Glean detailed network information with KisMAC, a passive scanner for Mac OS X.
KisMAC (http://www.binaervarianz.de/projekte/programmieren/KisMAC) is a Mac OS X tool that shares part of its name with the popular monitoring tool Kismet [Hack #29]. This is a much more advanced network discovery and monitoring tool than either MacStumbler or iStumbler [Hack #27]. It requires Mac OS X 10.3 or above.
As covered in previous hacks, active scanners work by sending out probe requests to all available access points. Since these scanners rely on responses to active probing, it is possible for network administrators to detect the presence of tools such as MacStumbler and iStumbler, or any other tool that makes use of active network probes.
KisMAC is a passive network scanner. Rather than send out active probe requests, it instructs the wireless card to tune to a channel, listen for a short time, then tune to the next channel, listen for a while, and so on. In this way, it is possible not only to detect networks without announcing your presence, but also to find networks that don't respond to probe requestsnamely, closed networks (i.e., access points that have beaconing disabled). But that's not all. Passive monitors have access to every frame that the radio can hear while tuned to a particular channel. This means that you can detect not only access points, but also the wireless clients of those access points.
Newer Macs with Airport Extreme cards are a problem for KisMAC. The Airport Extreme is an 802.11g radio based on a chipset from Broadcom. Broadcom does not publish details on their chipsets, so it is impossible for open source projects to write supporting drivers. This is a bigger problem than just network monitors for Mac OS X. It affects anyone wanting to run Linux or BSD on laptops with Broadcom-based wireless hardware.
For older Macs with 802.11b AirPort cards, there is better news. The standard AirPort driver doesn't provide the facility for passive monitoring, but KisMAC uses the open source Viha AirPort driver (http://www.dopesquad.net/security). It swaps the Viha driver for your existing AirPort driver when the program starts and automatically reinstalls the standard driver on exit. To accomplish this driver switcheroo, you have to provide your administrative password when you start KisMAC.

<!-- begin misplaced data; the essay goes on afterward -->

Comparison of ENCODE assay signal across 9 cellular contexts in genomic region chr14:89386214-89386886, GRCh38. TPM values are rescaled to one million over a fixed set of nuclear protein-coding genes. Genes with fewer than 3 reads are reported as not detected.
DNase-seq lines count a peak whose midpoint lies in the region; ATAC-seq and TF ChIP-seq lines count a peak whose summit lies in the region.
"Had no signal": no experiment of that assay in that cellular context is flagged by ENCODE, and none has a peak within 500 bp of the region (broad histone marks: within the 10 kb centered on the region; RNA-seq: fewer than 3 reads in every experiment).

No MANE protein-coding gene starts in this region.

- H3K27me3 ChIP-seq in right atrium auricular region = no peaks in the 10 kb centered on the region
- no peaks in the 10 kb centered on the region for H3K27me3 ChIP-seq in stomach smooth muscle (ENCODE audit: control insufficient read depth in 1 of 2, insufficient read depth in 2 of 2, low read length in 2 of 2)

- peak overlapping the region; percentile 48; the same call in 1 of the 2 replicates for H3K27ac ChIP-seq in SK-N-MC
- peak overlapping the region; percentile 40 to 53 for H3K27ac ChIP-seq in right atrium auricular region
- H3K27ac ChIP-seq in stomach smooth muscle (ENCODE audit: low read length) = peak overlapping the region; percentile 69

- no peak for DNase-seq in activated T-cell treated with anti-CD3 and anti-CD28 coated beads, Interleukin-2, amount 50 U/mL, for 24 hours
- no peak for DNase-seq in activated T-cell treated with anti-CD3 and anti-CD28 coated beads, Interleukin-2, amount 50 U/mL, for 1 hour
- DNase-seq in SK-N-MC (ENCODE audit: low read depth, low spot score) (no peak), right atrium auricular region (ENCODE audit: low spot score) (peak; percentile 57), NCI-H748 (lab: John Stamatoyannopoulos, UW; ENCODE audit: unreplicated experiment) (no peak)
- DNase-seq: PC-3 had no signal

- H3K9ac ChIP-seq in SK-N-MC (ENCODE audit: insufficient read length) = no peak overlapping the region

KisMAC also supplies an alternate driver called MacJack for Orinoco/Avaya/Proxim cards, as well as Prism II-based wireless cards. Prism II-based USB dongles are particularly handy for passive scanning on a new Mac laptop. Support for Atheros and PrismGT 802.11a/b/g cards, as well Cisco 802. 11b equipment, is new to the latest R64 release of KisMAC for Mac OS X 10.4.
To use any of the non-Apple wireless hardware, you'll have to add support for the specific type of card in the KisMAC Preferences pane. Click on the Driver icon to bring up the screen shown in Figure 2-24. Select the type of card you need and click Add. You can set a number of options for each card, but for the purposes of this hack, just accept the defaults.
Once you've set any other options, close the Preferences pane and click Start Scan. If you have any of the cards loaded that require alternate drivers, you'll again be asked for your administrative password to load the required driver.
KisMAC's main screen provides much of the same information as MacStumbler or iStumbler: SSID, signal strength, and so on. Double-clicking any available network shows a wealth of new information, as shown in Figure 2-25.
Figure 2-24. Adding a network card type
One interesting side effect of passive scanning is that channel detection isn't 100 percent reliable. Since 802.11b channels overlap, it is sometimes difficult for a passive scanner to know for certain which channel an access point is tuned to, and it can be off by one from time to time.
Now, let's go back to the Options page. As shown in Figure 2-26, KisMAC allows you to specify which channels you would like to scan on. This can help if you are trying to find access points that are using the same channel as your own.
KisMAC has a slew of nifty features, including GPS support with user-defined maps, raw frame injection (for Prism II and Orinoco cards), and even a real-time relative traffic graph (Figure 2-27). If it detects a WEP network, it can use a number of advanced techniques to try to guess the password. And yes, it can read discovered ESSIDs aloud using Apple Text-to-Speech.
Figure 2-25. Detailed network information
Perhaps the most powerful feature of all is KisMAC's ability to log raw 802. 11 frames to a standard pcap dump. Check the Keep Everything or the Data Only option in the Driver tab of KisMAC Preferences to save a dump file that can be read by tools such as Ethereal [Hack #31].
KisMAC is probably the most advanced wireless network monitor available for Mac OS X, although it is still quite beta. Keep iStumbler handy, because it is more stable and can operate without mucking about with replacement drivers. If you are simply looking for available networks, KisMAC is probably overkill. Sometimes you need as much detail as you can get to troubleshoot difficult network problems, and when you do, KisMAC is the right tool for the job.
Bluetooth, Mobile Phones, and GPS
Network Discovery and Monitoring
Wireless Network Design
Appendix A. Wireless Standards
Appendix B. Wireless Hardware Guide